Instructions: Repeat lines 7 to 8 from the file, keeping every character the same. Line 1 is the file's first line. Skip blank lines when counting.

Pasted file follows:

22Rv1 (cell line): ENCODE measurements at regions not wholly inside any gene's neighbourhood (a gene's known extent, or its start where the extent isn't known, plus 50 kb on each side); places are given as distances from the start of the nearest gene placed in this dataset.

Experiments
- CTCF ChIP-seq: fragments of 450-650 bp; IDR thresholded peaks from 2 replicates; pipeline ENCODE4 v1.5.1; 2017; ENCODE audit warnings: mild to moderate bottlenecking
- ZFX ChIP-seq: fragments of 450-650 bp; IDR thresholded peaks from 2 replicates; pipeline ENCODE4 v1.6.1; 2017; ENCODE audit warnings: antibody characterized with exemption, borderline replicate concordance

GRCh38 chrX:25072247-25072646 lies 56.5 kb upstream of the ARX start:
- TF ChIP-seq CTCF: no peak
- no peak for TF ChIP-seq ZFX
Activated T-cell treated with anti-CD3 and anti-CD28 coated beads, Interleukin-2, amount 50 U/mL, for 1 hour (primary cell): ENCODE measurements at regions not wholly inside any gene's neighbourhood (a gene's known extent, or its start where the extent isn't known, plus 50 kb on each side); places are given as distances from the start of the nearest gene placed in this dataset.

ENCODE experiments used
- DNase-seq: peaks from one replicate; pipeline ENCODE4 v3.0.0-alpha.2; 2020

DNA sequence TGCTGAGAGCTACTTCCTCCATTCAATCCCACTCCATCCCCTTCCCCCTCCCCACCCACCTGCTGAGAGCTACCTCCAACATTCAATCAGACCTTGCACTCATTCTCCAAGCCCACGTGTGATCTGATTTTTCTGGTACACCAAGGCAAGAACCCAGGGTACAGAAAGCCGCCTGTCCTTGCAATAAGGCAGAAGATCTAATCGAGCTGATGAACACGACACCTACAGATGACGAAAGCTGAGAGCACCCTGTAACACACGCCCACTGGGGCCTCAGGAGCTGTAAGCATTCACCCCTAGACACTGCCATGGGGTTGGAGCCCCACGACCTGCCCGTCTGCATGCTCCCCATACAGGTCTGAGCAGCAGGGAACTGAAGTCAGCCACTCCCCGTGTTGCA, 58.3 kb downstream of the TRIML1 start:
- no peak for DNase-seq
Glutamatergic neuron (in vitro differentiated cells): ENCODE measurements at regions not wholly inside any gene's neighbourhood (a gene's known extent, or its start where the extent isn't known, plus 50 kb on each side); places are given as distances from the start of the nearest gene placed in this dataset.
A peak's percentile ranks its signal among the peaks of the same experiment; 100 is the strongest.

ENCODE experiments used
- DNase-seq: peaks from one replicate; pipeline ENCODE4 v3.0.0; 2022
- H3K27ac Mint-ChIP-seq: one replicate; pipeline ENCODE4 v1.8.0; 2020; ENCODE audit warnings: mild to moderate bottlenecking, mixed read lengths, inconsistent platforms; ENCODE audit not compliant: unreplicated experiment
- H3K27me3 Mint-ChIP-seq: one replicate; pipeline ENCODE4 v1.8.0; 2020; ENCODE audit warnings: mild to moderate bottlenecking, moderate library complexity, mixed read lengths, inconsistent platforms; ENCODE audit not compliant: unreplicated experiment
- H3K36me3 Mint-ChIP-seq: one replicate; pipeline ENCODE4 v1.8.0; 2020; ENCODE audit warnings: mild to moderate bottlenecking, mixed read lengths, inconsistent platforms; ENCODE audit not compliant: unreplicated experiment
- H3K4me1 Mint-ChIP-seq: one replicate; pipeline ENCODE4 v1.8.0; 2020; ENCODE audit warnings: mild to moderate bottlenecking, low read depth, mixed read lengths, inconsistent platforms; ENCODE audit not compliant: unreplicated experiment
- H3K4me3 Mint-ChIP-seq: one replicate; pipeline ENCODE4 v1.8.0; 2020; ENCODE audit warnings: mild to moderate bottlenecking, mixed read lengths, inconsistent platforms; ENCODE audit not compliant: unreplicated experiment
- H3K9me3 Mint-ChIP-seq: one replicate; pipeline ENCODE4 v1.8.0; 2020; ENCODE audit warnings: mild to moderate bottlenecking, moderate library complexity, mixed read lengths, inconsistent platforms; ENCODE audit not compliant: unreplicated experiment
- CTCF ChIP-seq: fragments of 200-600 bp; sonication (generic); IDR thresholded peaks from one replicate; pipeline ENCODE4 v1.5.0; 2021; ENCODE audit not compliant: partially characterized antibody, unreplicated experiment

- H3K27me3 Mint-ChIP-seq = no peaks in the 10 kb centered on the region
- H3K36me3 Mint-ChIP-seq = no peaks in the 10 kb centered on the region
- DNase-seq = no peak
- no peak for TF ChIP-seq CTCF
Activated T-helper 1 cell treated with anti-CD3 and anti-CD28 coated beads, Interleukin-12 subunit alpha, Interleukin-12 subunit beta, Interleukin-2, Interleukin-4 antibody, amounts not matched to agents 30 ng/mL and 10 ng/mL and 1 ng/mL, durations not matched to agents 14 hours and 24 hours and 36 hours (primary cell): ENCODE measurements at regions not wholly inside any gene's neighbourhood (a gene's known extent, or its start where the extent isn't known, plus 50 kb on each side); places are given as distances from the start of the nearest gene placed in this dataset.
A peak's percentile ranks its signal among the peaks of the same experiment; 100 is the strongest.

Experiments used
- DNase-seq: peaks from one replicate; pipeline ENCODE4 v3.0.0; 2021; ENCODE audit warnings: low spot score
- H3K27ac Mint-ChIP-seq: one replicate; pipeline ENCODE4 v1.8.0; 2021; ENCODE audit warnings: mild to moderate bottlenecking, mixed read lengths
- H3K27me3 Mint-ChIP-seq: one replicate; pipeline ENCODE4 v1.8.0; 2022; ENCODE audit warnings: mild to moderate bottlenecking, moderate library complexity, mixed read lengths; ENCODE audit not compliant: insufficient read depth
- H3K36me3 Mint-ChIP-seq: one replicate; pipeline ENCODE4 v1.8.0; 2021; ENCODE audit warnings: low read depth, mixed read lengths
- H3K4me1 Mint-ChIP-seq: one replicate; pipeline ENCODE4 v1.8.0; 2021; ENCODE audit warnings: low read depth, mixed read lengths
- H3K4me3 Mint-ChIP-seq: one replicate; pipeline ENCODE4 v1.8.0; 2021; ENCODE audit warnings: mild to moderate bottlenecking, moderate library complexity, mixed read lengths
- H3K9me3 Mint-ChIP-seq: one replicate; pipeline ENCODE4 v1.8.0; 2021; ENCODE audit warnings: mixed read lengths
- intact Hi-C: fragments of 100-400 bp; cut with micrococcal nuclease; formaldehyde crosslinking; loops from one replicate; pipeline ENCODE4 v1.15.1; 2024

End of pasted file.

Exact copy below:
- no peak for TF ChIP-seq ZFX
Activated T-cell treated with anti-CD3 and anti-CD28 coated beads, Interleukin-2, amount 50 U/mL, for 1 hour (primary cell): ENCODE measurements at regions not wholly inside any gene's neighbourhood (a gene's known extent, or its start where the extent isn't known, plus 50 kb on each side); places are given as distances from the start of the nearest gene placed in this dataset.